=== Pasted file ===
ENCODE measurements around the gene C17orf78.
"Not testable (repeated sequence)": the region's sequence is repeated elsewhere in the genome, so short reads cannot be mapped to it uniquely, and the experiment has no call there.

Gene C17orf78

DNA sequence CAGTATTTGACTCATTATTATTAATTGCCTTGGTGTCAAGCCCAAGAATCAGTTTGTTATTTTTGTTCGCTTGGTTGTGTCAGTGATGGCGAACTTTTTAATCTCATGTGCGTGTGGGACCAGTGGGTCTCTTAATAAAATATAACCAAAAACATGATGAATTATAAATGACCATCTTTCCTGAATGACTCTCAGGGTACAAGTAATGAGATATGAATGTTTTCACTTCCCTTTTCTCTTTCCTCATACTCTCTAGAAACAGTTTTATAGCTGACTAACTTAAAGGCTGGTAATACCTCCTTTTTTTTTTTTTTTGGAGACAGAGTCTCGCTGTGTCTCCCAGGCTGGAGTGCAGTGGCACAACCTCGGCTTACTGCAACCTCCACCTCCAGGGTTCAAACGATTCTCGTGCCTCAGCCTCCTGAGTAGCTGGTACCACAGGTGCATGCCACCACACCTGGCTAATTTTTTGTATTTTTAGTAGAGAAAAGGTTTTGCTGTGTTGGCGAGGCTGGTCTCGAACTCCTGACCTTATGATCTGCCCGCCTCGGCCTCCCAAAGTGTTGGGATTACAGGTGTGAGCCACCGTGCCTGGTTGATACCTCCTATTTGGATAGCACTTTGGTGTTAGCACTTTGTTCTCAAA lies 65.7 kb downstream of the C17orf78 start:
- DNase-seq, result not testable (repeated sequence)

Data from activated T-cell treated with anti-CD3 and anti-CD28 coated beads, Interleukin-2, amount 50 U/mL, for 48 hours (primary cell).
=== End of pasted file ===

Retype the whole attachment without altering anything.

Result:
ENCODE measurements around the gene C17orf78.
"Not testable (repeated sequence)": the region's sequence is repeated elsewhere in the genome, so short reads cannot be mapped to it uniquely, and the experiment has no call there.

Gene C17orf78

DNA sequence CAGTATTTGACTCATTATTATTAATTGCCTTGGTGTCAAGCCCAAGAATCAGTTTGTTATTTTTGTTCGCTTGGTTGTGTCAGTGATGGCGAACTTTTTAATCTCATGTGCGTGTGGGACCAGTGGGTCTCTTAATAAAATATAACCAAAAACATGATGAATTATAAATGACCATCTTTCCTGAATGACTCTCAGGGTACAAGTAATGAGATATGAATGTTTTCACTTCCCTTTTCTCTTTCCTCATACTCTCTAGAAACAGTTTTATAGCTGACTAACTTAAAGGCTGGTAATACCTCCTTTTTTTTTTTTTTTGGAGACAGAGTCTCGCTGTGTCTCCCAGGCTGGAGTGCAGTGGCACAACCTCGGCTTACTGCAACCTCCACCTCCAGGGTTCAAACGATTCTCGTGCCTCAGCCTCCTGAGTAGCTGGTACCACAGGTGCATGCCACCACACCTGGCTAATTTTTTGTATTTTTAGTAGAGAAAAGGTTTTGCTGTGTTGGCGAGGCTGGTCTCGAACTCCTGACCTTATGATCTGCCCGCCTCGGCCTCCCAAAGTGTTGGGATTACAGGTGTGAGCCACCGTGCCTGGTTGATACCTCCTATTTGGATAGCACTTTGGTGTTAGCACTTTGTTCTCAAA lies 65.7 kb downstream of the C17orf78 start:
- DNase-seq, result not testable (repeated sequence)

Data from activated T-cell treated with anti-CD3 and anti-CD28 coated beads, Interleukin-2, amount 50 U/mL, for 48 hours (primary cell).